The Intergenerational Transmission of Trauma Part 2: The Conspiracy of Silence

“When survivors first arrived,” said psychiatrist Andrei Novac, himself the child of Holocaust survivors, “they didn’t want to talk about it. When they did want to talk, therapists didn’t want to listen.”

At the February symposium on Inheriting Genocide and the intergenerational transmission of trauma, he called this the Conspiracy of Silence.

The conspiracy certainly affects the Armenian community today. As clinician and researcher Christie Tcharkhoutian recounted, as many as 300,000 Armenians were killed under the Ottoman Turk regime in massacres in the mid-1890—and that’s decades before the extermination campaign carried out in 1915. Before 1915, two million Armenians lived in what is now Turkey; as many as 1.5 million were killed. First the intellectuals (as in Cambodia) and nationalists, then any men encountered were slaughtered and (as the world saw later in places like Bosnia and Rwanda), rape became an instrument of genocide. Armenian women and children were sent on a forced death march into the Syrian desert. Babies, infants, and young kids were abducted and handed off to Turkish, Kurdish, and Bedouin families.

The Turkish government has never acknowledged any of this. Armenian survivors and the second and third generation are haunted by words: “It never happened” or, if it did? “It was more than 100 years ago. Get over it.”

Tcharkhoutian calls this “psychological genocide”: “How do you explain who you are to others as well as to yourself when no one acknowledges the reality and validity of your past?” Under these circumstances, Dr. Selina Mangassarian suggests that Armenians don’t experience survivors guilt, but rather “anger, pain, and sadness.”

Does that make you think of African Americans living with a legacy of slavery and everlasting racism? Or peoples around the world burdened by a history of colonization. It’s a lot like what Dr. Natan Kellermann called the “radioactive genocide effect: You can’t see it, can’t smell it, can’t prove it – but it’s in the air.” I think of Patrisse Khan-Cullors, co-founder of the Black Lives Matter movement, who says “anti-black racism is a public health crisis.” She has declared “A therapist should be a part of every Black person’s reparations packet.” Though, just like many Holocaust survivors, Black people sickened by the effects of racism often find therapists unwilling to hear them.

I think of indigenous people in the US and around the world. In the aftermath of genocide, they continued to face criminalization of their cultures and suppression of their languages. Dr. Carol A. Hand, social worker and professor and enrolled member of the Ojibwe Community, has blogged about how her culturally informed suggestions and objections have been dismissed or ignored and unheard. Silenced.

I think of the conspiracy of silence around sexual abuse, only recently broken (and now, shamefully, implicating aid workers). I think of armed conflicts today when 90-95% of war deaths are civilians. In many countries of the world, who addresses the trauma of survivors of terrorist attacks? With so many atrocities and war crimes globally on a daily basis, how are people affected when their suffering goes unnoticed or is distorted by the media or when, after a momentary outcry, the world’s attention moves on to someone else’s plight?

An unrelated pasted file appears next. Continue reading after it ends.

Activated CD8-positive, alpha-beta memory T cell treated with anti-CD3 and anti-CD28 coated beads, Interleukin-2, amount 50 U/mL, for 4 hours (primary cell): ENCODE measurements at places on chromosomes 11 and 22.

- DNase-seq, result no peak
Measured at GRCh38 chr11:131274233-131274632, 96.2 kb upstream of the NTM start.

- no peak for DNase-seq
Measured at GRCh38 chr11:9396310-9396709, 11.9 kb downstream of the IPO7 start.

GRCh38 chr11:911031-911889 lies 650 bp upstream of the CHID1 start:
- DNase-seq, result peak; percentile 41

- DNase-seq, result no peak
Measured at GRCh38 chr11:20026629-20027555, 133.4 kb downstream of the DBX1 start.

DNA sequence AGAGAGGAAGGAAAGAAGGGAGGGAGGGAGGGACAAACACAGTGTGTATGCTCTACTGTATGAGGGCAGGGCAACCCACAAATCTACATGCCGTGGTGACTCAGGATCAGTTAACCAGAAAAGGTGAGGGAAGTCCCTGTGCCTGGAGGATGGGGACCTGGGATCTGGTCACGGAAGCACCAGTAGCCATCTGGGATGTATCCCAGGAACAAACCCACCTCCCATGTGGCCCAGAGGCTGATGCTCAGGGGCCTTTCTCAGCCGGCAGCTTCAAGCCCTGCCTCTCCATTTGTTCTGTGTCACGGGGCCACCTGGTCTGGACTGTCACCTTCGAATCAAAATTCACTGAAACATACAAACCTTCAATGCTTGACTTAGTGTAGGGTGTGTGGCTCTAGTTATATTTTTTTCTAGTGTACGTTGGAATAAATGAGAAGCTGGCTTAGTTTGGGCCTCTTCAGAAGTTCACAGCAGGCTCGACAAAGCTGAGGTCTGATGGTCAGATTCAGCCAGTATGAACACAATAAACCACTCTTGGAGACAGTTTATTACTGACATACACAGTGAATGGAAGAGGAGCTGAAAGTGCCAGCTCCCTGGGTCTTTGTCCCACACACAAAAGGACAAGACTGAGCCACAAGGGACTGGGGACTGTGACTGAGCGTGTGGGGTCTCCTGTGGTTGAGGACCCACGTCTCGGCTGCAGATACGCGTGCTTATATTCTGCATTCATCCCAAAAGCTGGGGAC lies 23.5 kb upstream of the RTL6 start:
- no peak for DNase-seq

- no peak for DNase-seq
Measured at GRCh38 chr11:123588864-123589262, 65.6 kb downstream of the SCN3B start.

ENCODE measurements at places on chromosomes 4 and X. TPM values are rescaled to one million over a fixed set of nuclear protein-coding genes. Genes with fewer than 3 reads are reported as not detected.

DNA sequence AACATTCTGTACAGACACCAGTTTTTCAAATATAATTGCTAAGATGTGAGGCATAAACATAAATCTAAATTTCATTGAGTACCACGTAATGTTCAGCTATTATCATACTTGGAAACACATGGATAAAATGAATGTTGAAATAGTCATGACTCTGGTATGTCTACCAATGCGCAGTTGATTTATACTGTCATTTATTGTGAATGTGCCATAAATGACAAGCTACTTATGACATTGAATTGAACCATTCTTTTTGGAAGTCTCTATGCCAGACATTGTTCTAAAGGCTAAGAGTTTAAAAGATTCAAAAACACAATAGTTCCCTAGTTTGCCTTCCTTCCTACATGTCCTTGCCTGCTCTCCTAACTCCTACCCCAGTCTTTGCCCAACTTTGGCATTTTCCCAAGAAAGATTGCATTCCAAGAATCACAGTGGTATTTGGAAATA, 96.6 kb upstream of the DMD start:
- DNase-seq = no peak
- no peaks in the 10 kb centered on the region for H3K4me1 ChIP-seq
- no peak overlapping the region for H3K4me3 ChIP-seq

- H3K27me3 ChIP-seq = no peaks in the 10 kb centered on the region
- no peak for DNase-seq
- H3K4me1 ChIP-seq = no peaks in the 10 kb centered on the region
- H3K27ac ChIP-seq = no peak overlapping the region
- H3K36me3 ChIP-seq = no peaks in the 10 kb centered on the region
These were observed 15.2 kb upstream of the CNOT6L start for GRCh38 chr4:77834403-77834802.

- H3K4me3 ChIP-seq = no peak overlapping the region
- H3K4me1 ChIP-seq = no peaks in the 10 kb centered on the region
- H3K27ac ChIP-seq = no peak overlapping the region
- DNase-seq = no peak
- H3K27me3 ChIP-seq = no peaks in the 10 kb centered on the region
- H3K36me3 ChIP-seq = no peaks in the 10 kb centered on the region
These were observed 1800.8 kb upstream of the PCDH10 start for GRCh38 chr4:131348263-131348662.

In the face of such enormity, it’s daunting to imagine what an outside witness can offer.

We can’t pretend to know what an individual’s suffering and survival truly feel like, but we can be nonjudgmental listeners who validate experience and encourage people to tell their own stories. We can create a supportive community when we share these stories through the collective art of theater.

Symposium panelist Cally Clein calls the Holocaust survivors she works with “historians and teachers” rather than “clients” or “patients”, treating them always as the experts in their own lives. At the Program for Torture Victims, I work with “storytellers”. Asylum-seekers, staff, volunteers—we are all “PTV brothers and sisters”—in spite of the organization’s name. (I was recently surprised and pleased to find out that many PTV storytellers have no idea what the letters T & V stand for.) It’s a dilemma many of us face: having to use dehumanizing language for legal purposes or grant applications or other interactions with the world of official bureaucracy. Person-to-person, we can still choose affirming and loving language.

From Cally Clein I also got the idea of giving storytellers control by offering them a container with a lid. They open the lid when they are comfortable narrating their experience. They can shut it at any time when they want to stop. To survive, Clein said, “they may have had to cross religious or ethical boundaries and if they need to keep it secret, OK.” I would give a storyteller a third option: Open the lid just a little and whisper the secret. Put it into words and get it out, but so quietly that no one else can hear.

Maybe someday the whole story can be told without shame or fear. When that happens, I hope we all know how to listen.


See you back on the website with the next installment soon.